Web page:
After five terms representing the students and other residents of Ward 7, Alderwoman Esther Armmand has announced she will not seek re-election to the city’s 30-member legislative body this fall. Armmand said she wanted to dedicate her time to other activities.
Although the November election is still months away, at least one resident said she is interested in running for the office.
Dolores Colon, a member of the Ward 7 Democratic Committee and a former Armmand campaign spokeswoman, said she “might be interested” in the committee’s nomination but would not say when she will make a final decision on her candidacy.
For almost 10 years, Armmand has answered to what is perhaps the most quirky constituency in Elm City politics, representing Ninth Square and Town Green district residents and businesses — in addition to students living in Davenport and Pierson colleges. The Mississippi-born mother of two has been party to both political success and political failure.
While colleagues said Armmand will be remembered for her leadership of the Aldermanic Affairs and Municipal Services committees, a voter-fraud scandal surrounding her opponent overshadowed her ultimately successful bid for re-election in 1999, and two separate problems plagued her leadership of the board’s Black and Hispanic Caucus.
Alderman Jelani Lawson ’96 said Armmand’s commitment to downtown redevelopment will be sorely missed.
“She cares very much for the residents of the city of New Haven and she’s done so much for downtown,” Lawson said. “She brought 10 years of solid experience to her committees and to the caucus, and we’ll notice her absence.”
Armmand will also be remembered in a positive light for her willingness to spearhead the investigation into the 1998 Livable City Initiative scandal. She presided over several investigative hearings after it was discovered that the city had issued a shady loan to a city employee.
The scandal resulted in the firing of three high-ranking city officials.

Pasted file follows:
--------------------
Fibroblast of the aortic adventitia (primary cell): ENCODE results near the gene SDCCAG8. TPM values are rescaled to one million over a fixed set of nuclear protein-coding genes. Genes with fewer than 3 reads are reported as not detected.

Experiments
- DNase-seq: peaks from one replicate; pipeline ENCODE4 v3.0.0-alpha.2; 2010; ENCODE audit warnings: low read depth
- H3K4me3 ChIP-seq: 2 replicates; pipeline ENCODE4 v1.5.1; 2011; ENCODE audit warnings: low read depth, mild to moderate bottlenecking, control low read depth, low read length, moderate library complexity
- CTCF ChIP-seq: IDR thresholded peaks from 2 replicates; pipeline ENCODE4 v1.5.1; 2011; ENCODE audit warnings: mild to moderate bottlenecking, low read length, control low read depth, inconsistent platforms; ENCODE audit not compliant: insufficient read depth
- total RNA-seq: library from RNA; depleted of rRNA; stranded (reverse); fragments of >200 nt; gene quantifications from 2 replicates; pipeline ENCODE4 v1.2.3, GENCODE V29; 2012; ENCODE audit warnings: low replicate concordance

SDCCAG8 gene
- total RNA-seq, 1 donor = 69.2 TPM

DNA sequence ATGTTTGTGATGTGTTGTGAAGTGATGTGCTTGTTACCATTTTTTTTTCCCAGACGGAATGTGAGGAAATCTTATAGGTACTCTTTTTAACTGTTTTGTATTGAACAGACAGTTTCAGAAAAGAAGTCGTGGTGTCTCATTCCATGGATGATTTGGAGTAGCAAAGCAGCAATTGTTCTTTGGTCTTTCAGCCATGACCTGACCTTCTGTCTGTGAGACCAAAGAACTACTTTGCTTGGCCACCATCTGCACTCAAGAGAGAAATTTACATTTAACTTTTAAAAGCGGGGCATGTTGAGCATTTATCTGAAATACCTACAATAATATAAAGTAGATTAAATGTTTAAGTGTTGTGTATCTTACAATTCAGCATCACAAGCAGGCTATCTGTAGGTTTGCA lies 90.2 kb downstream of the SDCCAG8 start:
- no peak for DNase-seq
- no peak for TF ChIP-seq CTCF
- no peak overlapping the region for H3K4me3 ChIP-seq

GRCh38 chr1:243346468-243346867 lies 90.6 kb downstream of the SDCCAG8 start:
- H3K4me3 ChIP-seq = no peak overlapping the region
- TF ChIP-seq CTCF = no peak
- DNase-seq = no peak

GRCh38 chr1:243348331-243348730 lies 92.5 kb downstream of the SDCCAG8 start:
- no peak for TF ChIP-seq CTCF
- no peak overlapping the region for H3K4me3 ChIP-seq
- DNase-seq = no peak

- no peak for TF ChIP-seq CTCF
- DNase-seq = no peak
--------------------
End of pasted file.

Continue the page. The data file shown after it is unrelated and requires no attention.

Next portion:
In the fall of 1999, the alderwoman lost a re-election bid to Yale student Asit Gosar ’00 by a razor-thin 29 votes, only to regain the Democratic nomination a few days later when a Yale Daily News investigation revealed that Gosar had registered and solicited votes from several students who did not actually live in the ward.
During her tenure, Armmand lead the Black and Hispanic Caucus through two separate struggles, one over media access rights and the other over the future of the caucus’ leadership.
The caucus, an informal group within the Board of Aldermen that now acts as a voice for the board’s 17 minority members, has gained more clout over the last decade, since the caucus’ members now constitute a voting majority within the body.
Armmand would not likely have faced a challenge from within Yale ranks had she chosen to run this year.
One Yale Law School student, Daniel Adamson ’98 LAW ’03, considered running against Armmand in the Democratic primary but announced last month that he would not seek the position, citing continuing bad blood between Yale and the city following Gosar’s controversial 1999 bid.
But according to some, Armmand decision not to run has opened the playing field considerably.
Although Ward 7 Democratic Committee co-chairman Nate Zeidenberg said he was not aware of any potential candidates, Shayna Strom ’02, who volunteers for Armmand within Ward 7, said she wouldn’t be surprised if a student stepped forward before the fall.
“Now that she’s not running, the seat is up for grabs again,” Strom said. “It wouldn’t be a Yale student challenger against an incumbent anymore.”
But she was quick to add: “I personally would definitely discourage a student from running unless there’s broad support in the city part of the ward.”